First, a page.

They flirt, argue and debate endlessly — all over art. They walk the streets of Cortona, Tuscany, drive through the vineyards of Lucignano, rummaging through memories, and visit the famous MuseoComune di Lucignano, where they chance upon an 18th-Century painting which was believed to be an original for over 200 years. But here is the twist: what starts off as an innocent meet-cute date between two strangers turns into a heated argument as the couple behave as though they have been married for years, dissolving the lines of reality and fiction.

The museum of Lucignano has become a major tourist attraction for The Golden Tree aka The Tree of Love, an ornamental Gothic jewellery crafted between 1350 and 1471, considered to be one of the greatest masterpieces of Italian goldsmiths, Ugolino da Vieri and Gabriello D’Antonio. The Tree is believed to bring luck to lovers, according to their culture. If you are planning a holiday to Italy, do check out these places where the movie was shot: Piazza Della Repubblica, Florence, Albergo Osteria Da Toto, Venice and Frazione Pieve Vecchia, Toscana.

A scene from ‘Burning’

A scene from ‘Burning’   | Photo Credit: Special Arrangement

Burning (Korean)

Filmmaker Lee Chang-dong captures the vast expanse of South Korea, offering a rich look into the twin worlds his characters inhabit — the lively, urbanised lanes of Paju and its rural neighbourhood.

Based on the short story Barn Burning by Haruki Murakami, the movie is both drama and thriller, and examines the lives of three central characters, Jong-su, Hae-mi and Ben. They share a meal together at one of South Korea’s famous restaurants, Gopchang Jeongol Restaurant, and spend a chilly evening on the outskirts of Paju and near the border of North Korea, where Jong-su lives. The dynamics change when Hae-mi disappears one day and Jong-su begins to suspect Ben.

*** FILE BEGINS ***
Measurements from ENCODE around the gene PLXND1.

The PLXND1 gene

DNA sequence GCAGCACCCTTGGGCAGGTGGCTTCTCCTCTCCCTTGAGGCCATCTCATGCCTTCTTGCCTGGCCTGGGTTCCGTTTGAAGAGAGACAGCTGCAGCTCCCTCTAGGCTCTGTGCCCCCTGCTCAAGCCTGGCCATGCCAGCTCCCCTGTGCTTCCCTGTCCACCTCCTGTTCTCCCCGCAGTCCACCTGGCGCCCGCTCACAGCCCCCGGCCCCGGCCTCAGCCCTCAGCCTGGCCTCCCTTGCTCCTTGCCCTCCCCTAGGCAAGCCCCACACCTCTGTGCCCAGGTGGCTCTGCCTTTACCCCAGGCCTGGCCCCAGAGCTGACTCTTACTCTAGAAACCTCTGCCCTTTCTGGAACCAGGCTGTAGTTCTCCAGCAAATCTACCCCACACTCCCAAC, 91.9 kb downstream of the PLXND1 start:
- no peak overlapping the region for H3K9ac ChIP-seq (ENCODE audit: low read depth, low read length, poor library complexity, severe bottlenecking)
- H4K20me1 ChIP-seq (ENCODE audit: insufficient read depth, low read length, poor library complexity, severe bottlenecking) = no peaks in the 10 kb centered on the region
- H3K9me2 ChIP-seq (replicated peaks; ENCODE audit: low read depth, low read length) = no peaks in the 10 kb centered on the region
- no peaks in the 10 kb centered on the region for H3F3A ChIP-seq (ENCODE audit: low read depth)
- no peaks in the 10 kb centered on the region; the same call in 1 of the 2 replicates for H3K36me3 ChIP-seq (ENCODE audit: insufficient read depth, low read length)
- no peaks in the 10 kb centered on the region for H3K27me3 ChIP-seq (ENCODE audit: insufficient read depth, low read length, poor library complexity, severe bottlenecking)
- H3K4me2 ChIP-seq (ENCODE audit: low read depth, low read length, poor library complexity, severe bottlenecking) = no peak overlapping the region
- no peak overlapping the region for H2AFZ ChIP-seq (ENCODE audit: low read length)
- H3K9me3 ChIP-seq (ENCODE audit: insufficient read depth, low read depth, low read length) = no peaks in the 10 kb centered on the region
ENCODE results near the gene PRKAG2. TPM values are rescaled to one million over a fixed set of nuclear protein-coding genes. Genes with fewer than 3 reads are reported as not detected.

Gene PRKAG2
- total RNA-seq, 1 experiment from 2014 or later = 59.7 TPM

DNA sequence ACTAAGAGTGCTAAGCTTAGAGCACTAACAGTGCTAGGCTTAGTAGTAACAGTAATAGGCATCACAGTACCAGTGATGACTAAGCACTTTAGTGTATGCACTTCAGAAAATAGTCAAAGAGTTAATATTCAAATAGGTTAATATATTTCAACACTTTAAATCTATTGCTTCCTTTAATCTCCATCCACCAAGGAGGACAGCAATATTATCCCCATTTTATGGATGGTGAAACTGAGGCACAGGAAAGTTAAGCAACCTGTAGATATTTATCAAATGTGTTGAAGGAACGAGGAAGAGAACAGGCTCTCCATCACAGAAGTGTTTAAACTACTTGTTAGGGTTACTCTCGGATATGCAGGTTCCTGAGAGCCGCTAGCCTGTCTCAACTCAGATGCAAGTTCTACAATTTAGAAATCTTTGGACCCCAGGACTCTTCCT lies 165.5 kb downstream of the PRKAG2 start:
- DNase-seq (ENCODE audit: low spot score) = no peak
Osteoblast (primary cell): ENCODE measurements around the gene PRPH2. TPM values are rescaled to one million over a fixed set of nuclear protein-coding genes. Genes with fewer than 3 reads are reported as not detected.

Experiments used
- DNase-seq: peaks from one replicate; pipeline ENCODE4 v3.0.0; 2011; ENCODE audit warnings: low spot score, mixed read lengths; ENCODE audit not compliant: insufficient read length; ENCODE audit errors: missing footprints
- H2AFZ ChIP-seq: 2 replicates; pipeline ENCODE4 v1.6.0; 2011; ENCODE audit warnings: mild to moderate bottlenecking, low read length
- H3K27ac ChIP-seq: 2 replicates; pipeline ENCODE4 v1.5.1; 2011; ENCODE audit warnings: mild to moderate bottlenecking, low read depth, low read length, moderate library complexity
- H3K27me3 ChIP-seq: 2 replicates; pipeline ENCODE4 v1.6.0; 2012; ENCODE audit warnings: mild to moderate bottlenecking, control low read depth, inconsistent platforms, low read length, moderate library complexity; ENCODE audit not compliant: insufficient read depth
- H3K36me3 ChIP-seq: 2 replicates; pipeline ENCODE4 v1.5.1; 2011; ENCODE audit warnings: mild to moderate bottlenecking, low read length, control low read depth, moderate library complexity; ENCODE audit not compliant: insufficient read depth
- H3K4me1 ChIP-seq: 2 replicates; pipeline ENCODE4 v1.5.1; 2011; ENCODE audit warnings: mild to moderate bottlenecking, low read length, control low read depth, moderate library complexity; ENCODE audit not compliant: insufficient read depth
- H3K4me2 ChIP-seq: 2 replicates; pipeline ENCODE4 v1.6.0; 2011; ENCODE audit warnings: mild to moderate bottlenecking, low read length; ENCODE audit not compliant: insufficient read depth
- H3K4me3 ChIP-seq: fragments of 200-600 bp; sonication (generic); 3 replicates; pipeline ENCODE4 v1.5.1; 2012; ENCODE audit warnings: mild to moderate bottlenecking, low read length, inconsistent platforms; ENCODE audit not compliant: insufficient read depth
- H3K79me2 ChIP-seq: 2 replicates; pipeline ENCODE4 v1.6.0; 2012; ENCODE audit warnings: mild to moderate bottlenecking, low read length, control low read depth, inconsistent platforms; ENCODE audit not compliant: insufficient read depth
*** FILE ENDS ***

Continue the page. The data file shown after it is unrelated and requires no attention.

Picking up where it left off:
If you have decided on Paju as your next travel destination, after having watched Burning, make sure you visit Provence Village, Heyri Art Village, Soulone Botanical Garden and Sanmeoru Farm.

A scene from ‘Portrait of a Lady on Fire’

A scene from ‘Portrait of a Lady on Fire’   | Photo Credit: Special Arrangement

Portrait of a Lady on Fire (French)

The waves come crashing at the bay of Quiberon, as Marianne (Noemie Merlant) and Heloise (Adele Haenel) take a quiet stroll by the shore in their second meeting, seeking comfort in each other’s existence. With the lush of the sea and two beautiful actors in the foreground, the scene, if anything, has a painterly nature to it. For a similar portrait, you will have to head to the mesmerising peninsula of Saint-Pierre-Quiberon in Brittany, France. At Saint-Pierre-Quiberon, you can indulge in a sea of activities including diving, kite surfing, sea kayaking and hiking trails by the sea.

Set in 18th-Century Brittany, the film is a gorgeously-shot lesbian love story that explores the relationship of an artist (Marianne) and her subject (Heloise). Director Celine Sciamma employs land and sea as metaphors to get into the emotional state of her characters. Much of the film’s portion was filmed at the castle of La Chapelle-Gauthier in the town of Seine-et-Marne in France, which has been recognised as a historic monument since it was constructed as far back as the 17th Century. La Chapelle-Gauthier has now become more popular, thanks to Portrait of a Lady on Fire and its subsequent award at the Cannes Film Festival last year.

Our code of editorial values

Related Topics
This article is closed for comments.
Please Email the Editor

Printable version | Jul 30, 2021 4:40:21 AM |

Next Story